Our company is providing a service to ecommerce websites, and we're struggling to find reliable stats on how large our potential base is.
Does anyone know where to obtain a reasonable estimation of how many ecommerce websites are currently online?
If you want to wade through it, the US Census put out a comprehensive report on their view of the "Electronic Economy" earlier this year.
But without exact numbers, I can tell you there's hundreds of thousands worldwide. And that means two things for you:
My point overall is this: The number of e-commerce sites out there is not relevant to your market analysis at this stage of the game. Whether there's 100,000 or 1,000,000 of them doesn't matter.
There's enough, and you need to focus on evaluating whether you can actually make money from the ones that are out there.
I agree with Gabriel Hurley regarding the insignificance of how many there are.
You need to work on improving your target market, so, if you are looking for e-commerce sites that have revenue above or below a certain amount, then you will need to look at what you offer that they need.
I will guess you are looking for e-commerce sites that need some help to grow, then you will run into the fact that they are having problems in part due to lack of resources, and the fact that the field is so crowded that they will have a hard time standing out.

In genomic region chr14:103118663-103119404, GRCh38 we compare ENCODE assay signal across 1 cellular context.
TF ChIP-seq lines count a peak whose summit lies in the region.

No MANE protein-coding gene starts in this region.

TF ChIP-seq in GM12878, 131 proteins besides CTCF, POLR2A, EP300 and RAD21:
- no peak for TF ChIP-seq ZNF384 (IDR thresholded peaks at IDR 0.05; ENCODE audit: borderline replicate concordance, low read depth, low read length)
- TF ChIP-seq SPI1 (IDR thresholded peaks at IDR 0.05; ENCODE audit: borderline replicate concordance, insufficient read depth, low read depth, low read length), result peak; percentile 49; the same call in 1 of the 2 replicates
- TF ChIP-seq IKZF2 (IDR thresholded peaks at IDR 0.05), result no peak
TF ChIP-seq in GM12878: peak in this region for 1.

Once you have pared down your target market, then you can start to get a better idea as to how many companies might be out there for you, but remember, a company may have several e-commerce sites, so the number of sites are actually useless, the number of companies that have e-commerce sites would be more useful.
I too am trying to find information about the number of e-commerce businesses out there. I am looking for specific e-commerce retailers by product type/category. I'm pretty sure the information is not readily available.
In response to the other question, IBIS World has a report on e-commerce, and the free preview has a total number of businesses: http://www.ibisworld.com/industry/default.aspx?indid=1930 I completely understand the distinction between top down and bottom up approaches. I agree that bottom-up makes more sense, however the top down approach can help to provide a framework to structure one's thinking about an opportunity and potential business models.